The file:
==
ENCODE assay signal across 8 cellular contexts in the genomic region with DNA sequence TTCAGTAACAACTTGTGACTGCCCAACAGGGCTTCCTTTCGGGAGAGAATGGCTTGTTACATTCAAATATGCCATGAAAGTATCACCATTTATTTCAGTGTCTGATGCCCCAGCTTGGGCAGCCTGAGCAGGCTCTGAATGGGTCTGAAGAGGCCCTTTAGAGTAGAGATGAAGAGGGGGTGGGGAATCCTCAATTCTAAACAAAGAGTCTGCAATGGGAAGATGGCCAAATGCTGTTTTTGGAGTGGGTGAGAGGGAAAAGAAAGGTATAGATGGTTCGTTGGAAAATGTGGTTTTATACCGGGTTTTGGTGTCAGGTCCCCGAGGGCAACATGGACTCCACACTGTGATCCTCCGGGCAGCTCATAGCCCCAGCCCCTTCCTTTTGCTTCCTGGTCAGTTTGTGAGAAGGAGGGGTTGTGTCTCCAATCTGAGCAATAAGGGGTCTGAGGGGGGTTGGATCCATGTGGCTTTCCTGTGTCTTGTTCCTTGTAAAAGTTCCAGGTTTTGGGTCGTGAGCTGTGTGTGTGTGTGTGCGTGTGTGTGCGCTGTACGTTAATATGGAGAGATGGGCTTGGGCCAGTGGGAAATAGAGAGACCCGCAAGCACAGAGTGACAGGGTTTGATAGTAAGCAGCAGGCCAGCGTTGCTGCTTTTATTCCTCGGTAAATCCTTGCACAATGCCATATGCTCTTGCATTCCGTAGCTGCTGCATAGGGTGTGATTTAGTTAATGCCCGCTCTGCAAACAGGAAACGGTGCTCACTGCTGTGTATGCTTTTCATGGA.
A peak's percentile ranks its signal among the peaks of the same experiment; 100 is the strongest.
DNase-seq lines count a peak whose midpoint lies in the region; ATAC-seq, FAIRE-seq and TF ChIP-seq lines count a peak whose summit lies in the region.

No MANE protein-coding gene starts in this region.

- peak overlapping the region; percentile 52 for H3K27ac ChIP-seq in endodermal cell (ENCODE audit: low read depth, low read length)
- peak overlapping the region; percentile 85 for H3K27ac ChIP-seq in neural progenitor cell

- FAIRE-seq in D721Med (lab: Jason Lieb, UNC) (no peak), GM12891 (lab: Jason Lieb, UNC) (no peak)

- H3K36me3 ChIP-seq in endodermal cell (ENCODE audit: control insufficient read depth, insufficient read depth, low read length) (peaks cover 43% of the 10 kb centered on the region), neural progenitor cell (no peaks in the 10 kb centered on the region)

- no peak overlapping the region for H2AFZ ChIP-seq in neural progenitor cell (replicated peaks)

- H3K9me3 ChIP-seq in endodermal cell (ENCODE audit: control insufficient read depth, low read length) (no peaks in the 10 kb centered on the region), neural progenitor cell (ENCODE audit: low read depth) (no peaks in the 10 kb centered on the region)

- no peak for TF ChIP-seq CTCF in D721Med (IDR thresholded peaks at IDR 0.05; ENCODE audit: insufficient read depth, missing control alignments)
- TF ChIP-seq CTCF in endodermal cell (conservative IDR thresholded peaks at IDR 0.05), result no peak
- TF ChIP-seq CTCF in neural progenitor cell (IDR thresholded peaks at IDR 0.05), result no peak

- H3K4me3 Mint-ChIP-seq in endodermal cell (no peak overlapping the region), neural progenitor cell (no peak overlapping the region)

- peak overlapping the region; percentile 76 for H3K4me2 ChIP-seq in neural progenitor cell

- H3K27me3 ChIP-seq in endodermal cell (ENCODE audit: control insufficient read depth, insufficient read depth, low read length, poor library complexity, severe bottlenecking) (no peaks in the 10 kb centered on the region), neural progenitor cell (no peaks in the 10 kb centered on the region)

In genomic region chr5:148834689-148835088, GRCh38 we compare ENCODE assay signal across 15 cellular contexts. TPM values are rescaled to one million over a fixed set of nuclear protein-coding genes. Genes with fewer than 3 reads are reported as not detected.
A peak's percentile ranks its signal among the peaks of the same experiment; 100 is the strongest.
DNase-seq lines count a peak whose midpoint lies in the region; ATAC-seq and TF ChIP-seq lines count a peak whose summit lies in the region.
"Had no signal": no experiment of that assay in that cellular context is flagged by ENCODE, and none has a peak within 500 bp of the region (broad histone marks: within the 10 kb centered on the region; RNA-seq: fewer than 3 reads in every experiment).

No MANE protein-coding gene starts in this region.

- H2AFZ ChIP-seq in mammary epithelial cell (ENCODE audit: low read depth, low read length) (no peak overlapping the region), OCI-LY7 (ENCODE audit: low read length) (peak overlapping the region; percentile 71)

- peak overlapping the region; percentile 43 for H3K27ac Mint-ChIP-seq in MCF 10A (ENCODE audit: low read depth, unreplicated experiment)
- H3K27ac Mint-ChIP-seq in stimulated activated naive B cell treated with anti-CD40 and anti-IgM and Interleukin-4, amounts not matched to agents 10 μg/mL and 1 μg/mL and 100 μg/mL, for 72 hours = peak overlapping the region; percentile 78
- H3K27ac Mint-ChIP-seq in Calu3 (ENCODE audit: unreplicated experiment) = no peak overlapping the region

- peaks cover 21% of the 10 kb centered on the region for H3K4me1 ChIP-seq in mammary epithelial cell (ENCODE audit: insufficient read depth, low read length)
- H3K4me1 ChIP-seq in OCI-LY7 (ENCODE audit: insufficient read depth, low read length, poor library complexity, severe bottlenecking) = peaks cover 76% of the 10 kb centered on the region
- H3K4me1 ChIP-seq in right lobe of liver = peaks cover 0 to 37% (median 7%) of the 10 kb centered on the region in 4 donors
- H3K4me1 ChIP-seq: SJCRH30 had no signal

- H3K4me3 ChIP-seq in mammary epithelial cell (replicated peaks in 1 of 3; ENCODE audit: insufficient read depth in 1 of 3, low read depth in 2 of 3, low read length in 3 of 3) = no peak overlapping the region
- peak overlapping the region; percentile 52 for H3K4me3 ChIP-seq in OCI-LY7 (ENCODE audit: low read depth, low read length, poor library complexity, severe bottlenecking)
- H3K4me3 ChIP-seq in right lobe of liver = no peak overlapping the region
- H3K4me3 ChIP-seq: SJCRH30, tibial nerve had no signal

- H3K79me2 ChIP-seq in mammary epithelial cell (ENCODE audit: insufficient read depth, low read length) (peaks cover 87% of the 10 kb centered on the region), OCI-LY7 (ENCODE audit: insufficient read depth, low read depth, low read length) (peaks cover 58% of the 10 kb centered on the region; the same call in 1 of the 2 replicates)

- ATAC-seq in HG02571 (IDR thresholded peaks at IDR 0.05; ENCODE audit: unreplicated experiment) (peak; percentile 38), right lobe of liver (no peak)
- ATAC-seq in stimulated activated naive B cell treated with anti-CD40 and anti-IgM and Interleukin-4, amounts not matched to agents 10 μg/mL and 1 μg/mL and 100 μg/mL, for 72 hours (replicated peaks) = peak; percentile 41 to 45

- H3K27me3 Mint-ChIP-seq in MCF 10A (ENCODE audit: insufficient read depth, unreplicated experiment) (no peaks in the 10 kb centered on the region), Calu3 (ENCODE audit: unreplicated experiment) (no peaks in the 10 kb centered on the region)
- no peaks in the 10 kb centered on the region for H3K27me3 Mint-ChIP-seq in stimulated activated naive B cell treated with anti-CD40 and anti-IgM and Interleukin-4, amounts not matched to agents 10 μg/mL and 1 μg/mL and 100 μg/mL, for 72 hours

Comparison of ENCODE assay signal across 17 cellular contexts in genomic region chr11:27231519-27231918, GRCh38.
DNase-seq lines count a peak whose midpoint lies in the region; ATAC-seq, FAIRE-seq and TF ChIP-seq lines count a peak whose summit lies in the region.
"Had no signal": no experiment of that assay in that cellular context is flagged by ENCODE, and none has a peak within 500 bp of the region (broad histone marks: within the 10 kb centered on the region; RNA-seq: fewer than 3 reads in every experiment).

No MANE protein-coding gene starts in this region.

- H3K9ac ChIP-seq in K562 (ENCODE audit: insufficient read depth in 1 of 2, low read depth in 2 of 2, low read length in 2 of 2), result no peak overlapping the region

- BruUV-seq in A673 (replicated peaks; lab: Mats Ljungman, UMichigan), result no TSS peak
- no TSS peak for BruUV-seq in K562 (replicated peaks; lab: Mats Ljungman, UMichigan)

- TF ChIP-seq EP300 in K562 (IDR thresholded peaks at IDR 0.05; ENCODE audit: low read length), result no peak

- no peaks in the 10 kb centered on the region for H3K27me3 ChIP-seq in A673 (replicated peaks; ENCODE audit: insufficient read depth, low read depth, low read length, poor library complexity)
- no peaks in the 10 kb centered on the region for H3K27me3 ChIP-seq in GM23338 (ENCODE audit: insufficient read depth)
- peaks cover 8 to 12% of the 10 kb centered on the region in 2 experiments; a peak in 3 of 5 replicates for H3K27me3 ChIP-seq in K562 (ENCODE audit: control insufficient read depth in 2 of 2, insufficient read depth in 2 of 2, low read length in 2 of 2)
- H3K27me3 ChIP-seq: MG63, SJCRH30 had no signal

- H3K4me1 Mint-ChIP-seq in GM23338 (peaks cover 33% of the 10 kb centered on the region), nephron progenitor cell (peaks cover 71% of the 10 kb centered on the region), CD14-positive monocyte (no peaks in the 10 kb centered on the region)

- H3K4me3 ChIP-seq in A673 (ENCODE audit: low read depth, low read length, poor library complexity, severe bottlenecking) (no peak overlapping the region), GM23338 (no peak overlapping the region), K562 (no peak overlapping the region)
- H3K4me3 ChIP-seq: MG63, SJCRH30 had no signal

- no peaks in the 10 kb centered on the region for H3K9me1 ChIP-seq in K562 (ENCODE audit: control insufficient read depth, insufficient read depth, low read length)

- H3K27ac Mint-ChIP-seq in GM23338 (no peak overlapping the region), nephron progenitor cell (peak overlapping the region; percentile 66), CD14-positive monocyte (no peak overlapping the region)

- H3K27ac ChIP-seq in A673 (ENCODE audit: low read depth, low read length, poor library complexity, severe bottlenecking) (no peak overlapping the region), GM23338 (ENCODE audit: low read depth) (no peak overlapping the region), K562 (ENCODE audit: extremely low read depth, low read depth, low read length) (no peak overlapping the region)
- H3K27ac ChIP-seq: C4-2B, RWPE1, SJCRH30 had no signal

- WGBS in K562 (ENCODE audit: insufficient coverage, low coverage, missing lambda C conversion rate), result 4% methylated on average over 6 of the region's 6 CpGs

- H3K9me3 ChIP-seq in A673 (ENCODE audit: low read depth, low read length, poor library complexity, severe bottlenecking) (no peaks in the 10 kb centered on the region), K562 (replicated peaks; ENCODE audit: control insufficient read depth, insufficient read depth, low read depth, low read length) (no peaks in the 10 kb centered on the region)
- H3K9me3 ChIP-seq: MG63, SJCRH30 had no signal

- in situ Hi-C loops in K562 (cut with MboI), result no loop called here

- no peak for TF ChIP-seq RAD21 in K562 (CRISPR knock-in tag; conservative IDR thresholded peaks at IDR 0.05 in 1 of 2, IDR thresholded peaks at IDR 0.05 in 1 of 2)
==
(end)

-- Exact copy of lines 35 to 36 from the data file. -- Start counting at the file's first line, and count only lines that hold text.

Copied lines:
- ATAC-seq in HG02571 (IDR thresholded peaks at IDR 0.05; ENCODE audit: unreplicated experiment) (peak; percentile 38), right lobe of liver (no peak)
- ATAC-seq in stimulated activated naive B cell treated with anti-CD40 and anti-IgM and Interleukin-4, amounts not matched to agents 10 μg/mL and 1 μg/mL and 100 μg/mL, for 72 hours (replicated peaks) = peak; percentile 41 to 45